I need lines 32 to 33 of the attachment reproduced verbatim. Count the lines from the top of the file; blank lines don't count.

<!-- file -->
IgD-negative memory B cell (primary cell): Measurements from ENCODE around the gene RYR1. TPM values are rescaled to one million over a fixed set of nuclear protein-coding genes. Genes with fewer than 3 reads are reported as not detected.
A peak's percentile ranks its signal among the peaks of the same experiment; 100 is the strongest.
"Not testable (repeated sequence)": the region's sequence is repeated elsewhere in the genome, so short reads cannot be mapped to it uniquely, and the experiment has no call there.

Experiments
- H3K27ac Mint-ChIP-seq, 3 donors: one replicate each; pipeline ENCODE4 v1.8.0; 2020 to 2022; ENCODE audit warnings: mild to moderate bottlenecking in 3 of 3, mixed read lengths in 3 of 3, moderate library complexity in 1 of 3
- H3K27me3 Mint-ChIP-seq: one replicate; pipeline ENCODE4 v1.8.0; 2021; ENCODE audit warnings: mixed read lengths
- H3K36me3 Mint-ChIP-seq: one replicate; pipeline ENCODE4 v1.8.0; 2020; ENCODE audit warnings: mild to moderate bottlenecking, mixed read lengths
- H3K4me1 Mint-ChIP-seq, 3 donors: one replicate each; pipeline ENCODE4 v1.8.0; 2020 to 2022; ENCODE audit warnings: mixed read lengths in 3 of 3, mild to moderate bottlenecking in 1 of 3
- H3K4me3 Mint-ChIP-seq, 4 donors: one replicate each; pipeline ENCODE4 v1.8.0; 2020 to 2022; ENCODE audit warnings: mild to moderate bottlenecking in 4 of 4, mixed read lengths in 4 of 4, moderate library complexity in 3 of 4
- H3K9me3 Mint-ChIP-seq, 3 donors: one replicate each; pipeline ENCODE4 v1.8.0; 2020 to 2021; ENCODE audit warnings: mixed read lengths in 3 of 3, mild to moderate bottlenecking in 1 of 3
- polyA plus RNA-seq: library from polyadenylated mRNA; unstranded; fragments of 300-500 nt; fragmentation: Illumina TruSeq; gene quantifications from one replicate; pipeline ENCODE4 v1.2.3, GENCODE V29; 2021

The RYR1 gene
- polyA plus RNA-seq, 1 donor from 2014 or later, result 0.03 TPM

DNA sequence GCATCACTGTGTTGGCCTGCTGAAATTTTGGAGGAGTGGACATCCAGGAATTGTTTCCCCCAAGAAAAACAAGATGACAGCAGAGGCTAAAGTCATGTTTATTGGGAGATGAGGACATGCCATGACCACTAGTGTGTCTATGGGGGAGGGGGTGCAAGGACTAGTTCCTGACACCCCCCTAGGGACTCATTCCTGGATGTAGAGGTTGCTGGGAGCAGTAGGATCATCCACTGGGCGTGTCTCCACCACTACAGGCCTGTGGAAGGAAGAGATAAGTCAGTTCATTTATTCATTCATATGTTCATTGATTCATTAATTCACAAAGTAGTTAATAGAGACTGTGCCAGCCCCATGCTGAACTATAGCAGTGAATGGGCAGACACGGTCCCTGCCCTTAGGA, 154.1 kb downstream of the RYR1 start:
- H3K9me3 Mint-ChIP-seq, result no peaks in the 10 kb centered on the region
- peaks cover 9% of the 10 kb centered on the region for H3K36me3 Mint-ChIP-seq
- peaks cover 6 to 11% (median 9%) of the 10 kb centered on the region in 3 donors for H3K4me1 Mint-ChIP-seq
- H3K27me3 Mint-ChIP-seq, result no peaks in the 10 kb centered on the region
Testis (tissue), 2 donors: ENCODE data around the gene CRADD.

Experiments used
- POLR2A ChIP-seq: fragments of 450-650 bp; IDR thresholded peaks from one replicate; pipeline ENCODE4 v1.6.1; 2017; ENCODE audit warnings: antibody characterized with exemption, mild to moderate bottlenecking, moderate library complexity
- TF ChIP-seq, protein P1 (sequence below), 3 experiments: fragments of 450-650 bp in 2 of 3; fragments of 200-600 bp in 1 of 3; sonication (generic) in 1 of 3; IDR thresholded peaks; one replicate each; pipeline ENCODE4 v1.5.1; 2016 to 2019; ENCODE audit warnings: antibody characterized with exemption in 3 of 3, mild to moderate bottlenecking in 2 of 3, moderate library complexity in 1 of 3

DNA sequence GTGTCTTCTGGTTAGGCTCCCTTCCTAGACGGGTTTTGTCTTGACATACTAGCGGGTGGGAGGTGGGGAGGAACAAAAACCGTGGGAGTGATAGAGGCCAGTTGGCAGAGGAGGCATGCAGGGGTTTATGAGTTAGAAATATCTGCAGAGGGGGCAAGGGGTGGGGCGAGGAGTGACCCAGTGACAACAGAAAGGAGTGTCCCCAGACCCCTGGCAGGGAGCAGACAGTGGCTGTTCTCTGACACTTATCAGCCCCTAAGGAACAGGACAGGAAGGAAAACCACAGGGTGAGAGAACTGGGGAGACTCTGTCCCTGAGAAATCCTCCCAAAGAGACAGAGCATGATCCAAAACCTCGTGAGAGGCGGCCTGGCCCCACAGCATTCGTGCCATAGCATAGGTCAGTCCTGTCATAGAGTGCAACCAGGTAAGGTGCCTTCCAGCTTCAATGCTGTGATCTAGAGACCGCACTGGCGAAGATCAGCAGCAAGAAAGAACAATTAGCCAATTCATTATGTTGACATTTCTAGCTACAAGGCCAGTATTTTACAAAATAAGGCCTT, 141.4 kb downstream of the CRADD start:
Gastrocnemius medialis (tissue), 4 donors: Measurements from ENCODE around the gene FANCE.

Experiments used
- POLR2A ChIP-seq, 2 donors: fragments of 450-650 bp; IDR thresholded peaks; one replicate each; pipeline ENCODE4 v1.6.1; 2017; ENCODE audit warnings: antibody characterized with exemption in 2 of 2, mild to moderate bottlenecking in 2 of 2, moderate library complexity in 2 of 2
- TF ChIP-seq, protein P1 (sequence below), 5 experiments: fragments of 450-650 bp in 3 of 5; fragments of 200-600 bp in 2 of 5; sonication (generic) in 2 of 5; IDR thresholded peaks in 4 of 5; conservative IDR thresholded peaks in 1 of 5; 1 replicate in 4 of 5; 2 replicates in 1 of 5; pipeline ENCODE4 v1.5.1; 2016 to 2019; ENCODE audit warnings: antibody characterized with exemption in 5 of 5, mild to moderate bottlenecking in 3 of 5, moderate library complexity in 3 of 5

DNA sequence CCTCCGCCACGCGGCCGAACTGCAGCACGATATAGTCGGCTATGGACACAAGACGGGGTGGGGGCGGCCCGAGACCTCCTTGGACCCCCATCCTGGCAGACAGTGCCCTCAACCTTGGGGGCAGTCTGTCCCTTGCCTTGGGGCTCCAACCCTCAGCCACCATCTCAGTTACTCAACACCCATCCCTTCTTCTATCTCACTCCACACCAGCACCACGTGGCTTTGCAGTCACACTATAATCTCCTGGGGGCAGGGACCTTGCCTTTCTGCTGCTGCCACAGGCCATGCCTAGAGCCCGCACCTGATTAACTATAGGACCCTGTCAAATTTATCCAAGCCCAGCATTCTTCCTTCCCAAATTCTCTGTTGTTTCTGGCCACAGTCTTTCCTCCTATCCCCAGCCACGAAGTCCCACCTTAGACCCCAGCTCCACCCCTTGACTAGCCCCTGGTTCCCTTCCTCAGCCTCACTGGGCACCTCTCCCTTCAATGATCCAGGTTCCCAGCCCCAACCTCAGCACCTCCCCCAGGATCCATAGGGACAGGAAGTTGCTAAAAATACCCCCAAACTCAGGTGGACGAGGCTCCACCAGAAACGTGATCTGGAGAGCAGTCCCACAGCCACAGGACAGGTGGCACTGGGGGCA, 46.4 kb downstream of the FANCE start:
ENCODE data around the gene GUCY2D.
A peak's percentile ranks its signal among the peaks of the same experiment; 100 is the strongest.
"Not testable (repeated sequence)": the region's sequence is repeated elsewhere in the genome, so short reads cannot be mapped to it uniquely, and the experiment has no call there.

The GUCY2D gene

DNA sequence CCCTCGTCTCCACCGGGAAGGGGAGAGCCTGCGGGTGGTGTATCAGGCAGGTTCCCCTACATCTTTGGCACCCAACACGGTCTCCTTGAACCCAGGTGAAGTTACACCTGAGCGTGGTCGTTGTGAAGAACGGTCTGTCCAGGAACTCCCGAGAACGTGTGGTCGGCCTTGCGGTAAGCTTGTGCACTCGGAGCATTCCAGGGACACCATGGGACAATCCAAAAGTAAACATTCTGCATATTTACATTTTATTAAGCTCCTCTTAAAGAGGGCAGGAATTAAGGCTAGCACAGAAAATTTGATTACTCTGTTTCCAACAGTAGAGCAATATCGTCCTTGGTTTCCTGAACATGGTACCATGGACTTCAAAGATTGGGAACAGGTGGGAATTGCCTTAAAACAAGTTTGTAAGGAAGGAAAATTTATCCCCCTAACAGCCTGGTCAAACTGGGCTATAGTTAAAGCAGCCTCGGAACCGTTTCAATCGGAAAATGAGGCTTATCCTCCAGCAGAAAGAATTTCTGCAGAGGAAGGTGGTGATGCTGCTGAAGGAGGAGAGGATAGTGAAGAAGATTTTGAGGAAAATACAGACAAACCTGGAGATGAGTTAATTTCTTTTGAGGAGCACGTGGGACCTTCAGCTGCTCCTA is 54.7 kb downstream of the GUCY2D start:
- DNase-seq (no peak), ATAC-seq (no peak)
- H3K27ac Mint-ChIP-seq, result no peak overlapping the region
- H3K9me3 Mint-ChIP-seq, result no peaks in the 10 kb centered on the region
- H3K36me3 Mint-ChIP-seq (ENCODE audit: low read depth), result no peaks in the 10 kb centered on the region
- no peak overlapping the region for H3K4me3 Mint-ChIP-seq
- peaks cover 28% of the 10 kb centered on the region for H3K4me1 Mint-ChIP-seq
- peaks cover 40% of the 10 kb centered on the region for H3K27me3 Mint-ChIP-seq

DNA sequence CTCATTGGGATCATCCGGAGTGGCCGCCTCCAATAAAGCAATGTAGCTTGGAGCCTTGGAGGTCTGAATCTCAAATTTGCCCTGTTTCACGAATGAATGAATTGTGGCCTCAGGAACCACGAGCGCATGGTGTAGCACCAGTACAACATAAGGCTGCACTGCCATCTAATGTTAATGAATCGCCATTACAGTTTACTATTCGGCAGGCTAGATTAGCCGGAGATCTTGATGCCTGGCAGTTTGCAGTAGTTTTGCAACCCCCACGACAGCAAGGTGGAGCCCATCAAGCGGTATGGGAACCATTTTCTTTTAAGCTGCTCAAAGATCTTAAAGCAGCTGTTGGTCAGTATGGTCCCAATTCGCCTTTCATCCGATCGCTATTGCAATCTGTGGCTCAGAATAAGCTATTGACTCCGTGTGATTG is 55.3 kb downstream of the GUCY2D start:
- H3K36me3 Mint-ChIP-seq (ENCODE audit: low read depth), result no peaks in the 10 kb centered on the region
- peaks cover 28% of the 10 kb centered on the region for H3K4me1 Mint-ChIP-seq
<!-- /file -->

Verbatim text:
The GUCY2D gene

DNA sequence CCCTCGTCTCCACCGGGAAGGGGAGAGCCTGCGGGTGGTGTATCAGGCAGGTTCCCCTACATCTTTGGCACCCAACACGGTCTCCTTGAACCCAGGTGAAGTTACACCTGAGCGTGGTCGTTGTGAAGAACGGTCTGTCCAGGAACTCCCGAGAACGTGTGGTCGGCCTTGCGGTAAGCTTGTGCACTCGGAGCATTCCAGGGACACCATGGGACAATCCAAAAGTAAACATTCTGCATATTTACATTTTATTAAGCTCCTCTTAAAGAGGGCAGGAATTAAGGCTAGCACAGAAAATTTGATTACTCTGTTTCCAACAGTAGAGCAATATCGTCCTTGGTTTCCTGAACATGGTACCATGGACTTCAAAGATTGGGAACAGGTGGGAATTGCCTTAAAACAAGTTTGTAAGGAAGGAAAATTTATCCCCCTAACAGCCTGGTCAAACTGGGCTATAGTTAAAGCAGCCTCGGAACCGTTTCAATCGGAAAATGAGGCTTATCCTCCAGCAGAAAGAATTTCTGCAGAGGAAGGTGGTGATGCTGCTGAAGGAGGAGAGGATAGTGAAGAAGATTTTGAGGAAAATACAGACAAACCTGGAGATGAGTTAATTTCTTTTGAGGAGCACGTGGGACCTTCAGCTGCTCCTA is 54.7 kb downstream of the GUCY2D start: